The Occult Bookstore has math on the door.
No stones or charms, no curses or skulls of curly-horned devils — those are all inside. The door has just a three-by-three grid with the numbers one through nine written in the boxes.
It’s called a magic square. The numbers are arranged so that no matter in what direction you add them up they come to 15.
4 9 2
3 5 7
8 1 6
This is the door you open to go inside.
Books and stones. Books and stones.
The stones on the tables scattered through the comfy store are for charms. Different quartzes with different functions, meanings and protections. Some on necklaces, some put in little bowls with cards explaining the rock and its uses.
There’s a large counter with a friendly man and a friendly dog protecting some of the more valuable spell books and herbs.
The books on the walls were spells and Bibles and Buddhas, guides to removing hexes and “The Seven Habits of Highly Effective Teens.”
They were books on magic and religion and science and philosophy jumbled together in a way that made sense to maybe someone who was not me.
“Zorba the Greek” was tucked in among books on the practices of Christianity. A children’s photo book from 1984 on the space shuttle was stationed among astrological ephemerides, fortunetellers’ dry lists of tables and charts plotting out the sun’s, moon’s and planets’ positions for centuries.
And above it all, above the shelves and the signs asking patrons not to take photos without permission — jumbles, baubles, empty bottles and statues of gods and demons from a hundred religions.
“It’s a wizards altar,” the friendly man with the friendly dog said. “Although the word ‘wizard’ is too Western, conjures up images of Merlin.”
Each object earned its place on the altar by representing a different deity in a way “the magician working with it” deemed.
There were statues and relics, of course. Votive candles and blown glass jars.
But there was also a patriotically branded Budweiser tall boy can. There was a plastic souvenir model of the Liberty Bell.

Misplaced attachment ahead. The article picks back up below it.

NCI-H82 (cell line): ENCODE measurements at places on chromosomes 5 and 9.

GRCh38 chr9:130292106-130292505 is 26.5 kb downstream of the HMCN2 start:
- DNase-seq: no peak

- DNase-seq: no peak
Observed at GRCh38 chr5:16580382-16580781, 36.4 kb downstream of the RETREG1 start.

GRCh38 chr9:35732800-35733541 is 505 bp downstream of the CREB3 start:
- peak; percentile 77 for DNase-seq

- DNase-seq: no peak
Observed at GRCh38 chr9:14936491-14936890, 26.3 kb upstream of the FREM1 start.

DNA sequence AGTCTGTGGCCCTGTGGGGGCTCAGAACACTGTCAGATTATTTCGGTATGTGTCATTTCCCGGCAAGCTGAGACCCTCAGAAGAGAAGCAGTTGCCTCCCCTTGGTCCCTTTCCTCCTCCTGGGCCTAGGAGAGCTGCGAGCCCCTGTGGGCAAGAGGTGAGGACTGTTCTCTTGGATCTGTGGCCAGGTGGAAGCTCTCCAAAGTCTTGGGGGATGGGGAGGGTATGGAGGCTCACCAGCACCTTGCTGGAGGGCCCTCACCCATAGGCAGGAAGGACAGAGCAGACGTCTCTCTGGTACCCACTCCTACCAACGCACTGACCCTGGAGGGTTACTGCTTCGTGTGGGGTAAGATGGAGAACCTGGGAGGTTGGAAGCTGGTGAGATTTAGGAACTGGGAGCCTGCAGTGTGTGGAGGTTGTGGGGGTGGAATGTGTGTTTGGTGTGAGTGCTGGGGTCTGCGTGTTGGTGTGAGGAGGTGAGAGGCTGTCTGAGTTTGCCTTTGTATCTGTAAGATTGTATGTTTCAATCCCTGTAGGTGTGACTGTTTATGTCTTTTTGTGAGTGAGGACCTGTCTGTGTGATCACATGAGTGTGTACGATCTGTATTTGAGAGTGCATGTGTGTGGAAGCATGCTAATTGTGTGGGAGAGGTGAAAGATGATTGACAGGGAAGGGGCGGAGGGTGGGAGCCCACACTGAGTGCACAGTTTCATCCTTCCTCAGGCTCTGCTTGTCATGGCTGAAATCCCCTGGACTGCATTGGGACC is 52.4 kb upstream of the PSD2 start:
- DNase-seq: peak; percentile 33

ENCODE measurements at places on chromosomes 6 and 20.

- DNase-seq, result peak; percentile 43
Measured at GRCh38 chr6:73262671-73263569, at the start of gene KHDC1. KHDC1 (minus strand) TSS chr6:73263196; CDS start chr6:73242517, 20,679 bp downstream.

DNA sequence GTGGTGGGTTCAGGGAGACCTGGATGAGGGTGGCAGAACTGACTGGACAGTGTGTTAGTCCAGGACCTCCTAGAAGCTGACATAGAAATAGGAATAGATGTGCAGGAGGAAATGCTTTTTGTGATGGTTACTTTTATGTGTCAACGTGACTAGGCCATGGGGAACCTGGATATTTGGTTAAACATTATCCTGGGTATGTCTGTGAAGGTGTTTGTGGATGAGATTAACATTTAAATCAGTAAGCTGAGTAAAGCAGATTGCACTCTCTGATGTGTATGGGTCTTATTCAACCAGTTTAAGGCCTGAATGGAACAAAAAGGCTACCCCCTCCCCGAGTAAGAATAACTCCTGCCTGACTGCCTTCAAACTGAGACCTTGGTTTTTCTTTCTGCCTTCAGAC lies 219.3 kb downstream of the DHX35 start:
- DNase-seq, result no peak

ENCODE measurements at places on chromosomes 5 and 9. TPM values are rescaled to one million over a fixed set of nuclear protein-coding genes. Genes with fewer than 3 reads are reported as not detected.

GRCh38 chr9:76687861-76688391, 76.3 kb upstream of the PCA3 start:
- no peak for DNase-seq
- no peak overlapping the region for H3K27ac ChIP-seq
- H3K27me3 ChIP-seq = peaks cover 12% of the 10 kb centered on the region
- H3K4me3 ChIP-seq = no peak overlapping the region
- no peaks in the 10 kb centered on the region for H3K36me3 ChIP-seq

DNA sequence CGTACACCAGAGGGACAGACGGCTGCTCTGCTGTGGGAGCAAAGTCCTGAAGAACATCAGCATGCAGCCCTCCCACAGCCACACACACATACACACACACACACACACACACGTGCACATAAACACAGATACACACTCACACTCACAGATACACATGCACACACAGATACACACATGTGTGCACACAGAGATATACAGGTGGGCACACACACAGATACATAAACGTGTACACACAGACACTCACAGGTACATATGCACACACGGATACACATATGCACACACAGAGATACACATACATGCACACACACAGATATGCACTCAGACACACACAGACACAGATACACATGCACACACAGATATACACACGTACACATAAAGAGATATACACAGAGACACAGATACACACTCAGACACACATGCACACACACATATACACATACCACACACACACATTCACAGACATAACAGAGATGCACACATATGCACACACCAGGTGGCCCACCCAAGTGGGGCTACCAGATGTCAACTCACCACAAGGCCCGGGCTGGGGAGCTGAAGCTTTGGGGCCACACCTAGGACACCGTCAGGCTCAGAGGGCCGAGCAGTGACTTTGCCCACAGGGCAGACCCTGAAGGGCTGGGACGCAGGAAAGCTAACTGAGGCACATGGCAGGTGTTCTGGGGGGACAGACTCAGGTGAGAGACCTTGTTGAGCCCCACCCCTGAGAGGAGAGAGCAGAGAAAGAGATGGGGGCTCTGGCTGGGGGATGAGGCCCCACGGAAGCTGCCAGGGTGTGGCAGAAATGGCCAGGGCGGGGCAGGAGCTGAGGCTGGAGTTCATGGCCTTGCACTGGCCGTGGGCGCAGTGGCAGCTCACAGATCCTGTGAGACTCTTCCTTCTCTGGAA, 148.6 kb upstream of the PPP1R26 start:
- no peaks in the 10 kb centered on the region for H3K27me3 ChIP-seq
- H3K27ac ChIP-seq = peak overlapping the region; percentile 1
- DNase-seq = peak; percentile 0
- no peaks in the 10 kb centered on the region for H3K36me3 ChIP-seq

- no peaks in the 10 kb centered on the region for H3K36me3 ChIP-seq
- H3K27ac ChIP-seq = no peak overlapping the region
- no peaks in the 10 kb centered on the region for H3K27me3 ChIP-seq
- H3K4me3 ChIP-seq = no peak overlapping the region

“Do you see Darth Vader up there?” the man said.
I looked and, amid the gods and jars, saw a small plastic head of pater Skywalker screwed onto what looked like an empty glass bottle.
“He’s there because that represents Baron Samedi who was a loa,” he said.
Haitian Vodou in a “Star Wars” baddie.
The store started on State Street in 1920 according to their website, 1918 according to an official description added to a road trip website. The founder, a man named D. G. Nelson, used to do “face reading.” He would look at your face and tell you if you were a Cancer, a Virgo, a Gemini and what would happen to you.
The Occult Bookstore bounced around over the years, spent a long time at the Flat Iron Building before landing at its current home.
The man behind the counter telling me all this could have been anywhere between his 30s and 50s. Fit and healthy, he smiled with a relaxation in his eyes that most people don’t get. Ever.
He said he had worked there since he was 16.
I have an atheist love of religion, a refusal to draw a line between their created faith and the one you had created for you.
If anything, the cobbled-together faith(s) on the wizards altar is probably a purer creed, more direct and connected to the faithful than the inherited hand-me-downs that never quite fit anyone.
We say the Apostle’s Creed now because now’s the time we say the Apostle’s Creed. We wear a tunic because we wear a tunic. We daven here because of course we do. Of course.
Instead, this collection of gods, demons and souvenir Liberty Bells touches and is touched by those who believe.
“Occult” means hidden. It’s a technical term too. In a solar eclipse, the moon occults the sun. A particularly complicated way of taking atmospheric measurements by satellite is called “GNSS radio occultation.”
And hidden behind these books and stones, herbs, totems and Vader-on-a-jar is meaning. Meaning for some, not all. Meaning for the magicians who find it there, hidden behind a math-laden door in Chicago.